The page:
Conglomerate’s below par performance worrisome.
By R. Chandrasekaran
CHENNAI: Tata Group chairman Cyprus Mistry is chanting the consolidation mantra before embarking on moves to make the group companies stronger.
The focus of Mistry, who took over the reins of Tata Sons nearly five months back, seems to be on the predicted lines given the explosive growth his predecessor Ratan Tata had delivered during his over two decade stint at the helm.
The new chairman’s focus also comes on the heels of some of the group companies’ below par performance and advantage being surrendered to rivals. For instance, Tata Motors has been struggling to hold on to strong sales and has witnessed a sharp fall in car sales during the recent past. Its dwindling market share is undoubtedly a major concern for the management.
Even when Ratan was at the top, Mahindra & Mahindra was allowed to overtake Tata Motors, whose market share of passenger vehicle dropped to 11.8 percent in 2012 from 14.2 percent in 2008. Even in the commercial sector, where it was considered to be strong, its share fell to 56.1 percent from 58.5 percent during the same period.
Similarly, Tata Steel faces a big debt burden due to the untimely acquisition of the Dutch-based Corus. While the Tata’s acquisition of Jaguar Land Rover was considered a good addition, they have overpaid for the Corus buy. The fact that the European and global economy continues to be in the sluggish mode also impacted Corus operations. There are also other below par performers such as Tata Power.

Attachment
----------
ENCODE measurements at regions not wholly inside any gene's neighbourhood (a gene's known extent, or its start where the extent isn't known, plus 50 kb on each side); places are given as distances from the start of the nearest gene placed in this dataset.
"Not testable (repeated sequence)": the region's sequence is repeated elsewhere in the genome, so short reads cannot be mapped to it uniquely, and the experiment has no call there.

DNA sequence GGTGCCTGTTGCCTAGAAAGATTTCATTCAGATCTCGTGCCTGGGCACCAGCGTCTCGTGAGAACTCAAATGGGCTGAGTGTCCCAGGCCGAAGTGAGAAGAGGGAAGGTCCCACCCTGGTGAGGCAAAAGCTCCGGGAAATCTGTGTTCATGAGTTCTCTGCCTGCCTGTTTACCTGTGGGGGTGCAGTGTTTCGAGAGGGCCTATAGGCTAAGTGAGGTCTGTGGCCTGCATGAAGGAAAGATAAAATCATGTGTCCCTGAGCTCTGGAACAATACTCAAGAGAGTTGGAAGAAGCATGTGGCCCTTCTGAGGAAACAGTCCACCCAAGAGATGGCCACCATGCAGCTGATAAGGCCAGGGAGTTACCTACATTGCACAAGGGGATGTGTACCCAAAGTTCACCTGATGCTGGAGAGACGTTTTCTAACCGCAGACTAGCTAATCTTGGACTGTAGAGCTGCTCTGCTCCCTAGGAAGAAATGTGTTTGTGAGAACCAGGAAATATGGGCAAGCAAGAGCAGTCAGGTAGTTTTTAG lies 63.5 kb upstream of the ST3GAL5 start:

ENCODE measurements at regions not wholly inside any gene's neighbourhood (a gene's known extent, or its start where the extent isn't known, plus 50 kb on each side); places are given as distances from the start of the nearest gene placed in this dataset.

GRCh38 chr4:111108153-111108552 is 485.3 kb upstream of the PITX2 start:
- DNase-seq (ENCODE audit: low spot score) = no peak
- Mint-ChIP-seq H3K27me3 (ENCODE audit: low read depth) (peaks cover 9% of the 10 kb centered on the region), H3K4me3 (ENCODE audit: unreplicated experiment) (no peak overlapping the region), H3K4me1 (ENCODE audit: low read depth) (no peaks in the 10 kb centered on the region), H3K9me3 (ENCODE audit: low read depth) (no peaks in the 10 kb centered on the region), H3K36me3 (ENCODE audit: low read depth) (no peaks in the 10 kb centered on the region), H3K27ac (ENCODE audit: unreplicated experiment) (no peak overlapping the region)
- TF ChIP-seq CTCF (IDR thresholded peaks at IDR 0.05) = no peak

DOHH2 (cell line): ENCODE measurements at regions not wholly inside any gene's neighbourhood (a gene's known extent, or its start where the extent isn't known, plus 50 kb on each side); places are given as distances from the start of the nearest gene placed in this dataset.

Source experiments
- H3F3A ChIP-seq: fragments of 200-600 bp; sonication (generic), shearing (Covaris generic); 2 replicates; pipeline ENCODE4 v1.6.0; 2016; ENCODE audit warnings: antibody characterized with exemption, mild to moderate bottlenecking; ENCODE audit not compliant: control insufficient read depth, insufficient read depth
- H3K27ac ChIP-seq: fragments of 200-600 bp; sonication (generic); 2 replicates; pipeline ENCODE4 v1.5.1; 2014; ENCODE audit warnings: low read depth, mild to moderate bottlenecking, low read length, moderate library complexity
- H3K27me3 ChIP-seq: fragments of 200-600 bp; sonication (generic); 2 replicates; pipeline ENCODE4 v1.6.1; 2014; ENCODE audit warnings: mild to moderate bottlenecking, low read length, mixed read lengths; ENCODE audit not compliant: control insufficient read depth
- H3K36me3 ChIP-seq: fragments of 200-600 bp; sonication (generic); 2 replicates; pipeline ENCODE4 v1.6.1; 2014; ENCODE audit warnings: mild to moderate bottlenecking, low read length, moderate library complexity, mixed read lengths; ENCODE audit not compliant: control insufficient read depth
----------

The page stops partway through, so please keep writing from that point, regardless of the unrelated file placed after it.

Therefore, it is quite obvious that Mistry would train his guns towards consolidation and arrest losses by regaining the stronghold the group once enjoyed. He is also reported by Reuters to have ordered his group companies’ CEOs to tighten the purse strings and replace oversight structures. The dictate seemed to have had its effect on the group companies that are valued around $100 billion.
The move to consolidate is more or less on predictable lines given the fact that there were many businesses, which were still in the early stages and needed to be consolidated.
For instance, its presence in the retail sector was a limited one due to the government’s policy. Similarly, in the telecom sector, Tata Teleservices entered the GSM fray along with Japanese Docomo later, though the company entered the CDMA space much earlier and it did not attract as much attention as the company would have liked it.
Tata Steel has now written down $1.6 billion. In the same way, its telecom company has surrendered part of its CDMA mobile airwaves to the government following the latter’s order to pay surcharges.
The much hyped small car Nano also needs the attention of the management as the sale number in April was low. Barring Tata Consultancy Services, most of the group companies needed a strong focus on consolidation. In the case of TCS, it needed to extended its geographical presence and it was doing exactly what it was expected to. The company took advantage of the Chinese premier’s recent ands held discussions with him at their office, the details of which are yet to be disclosed.
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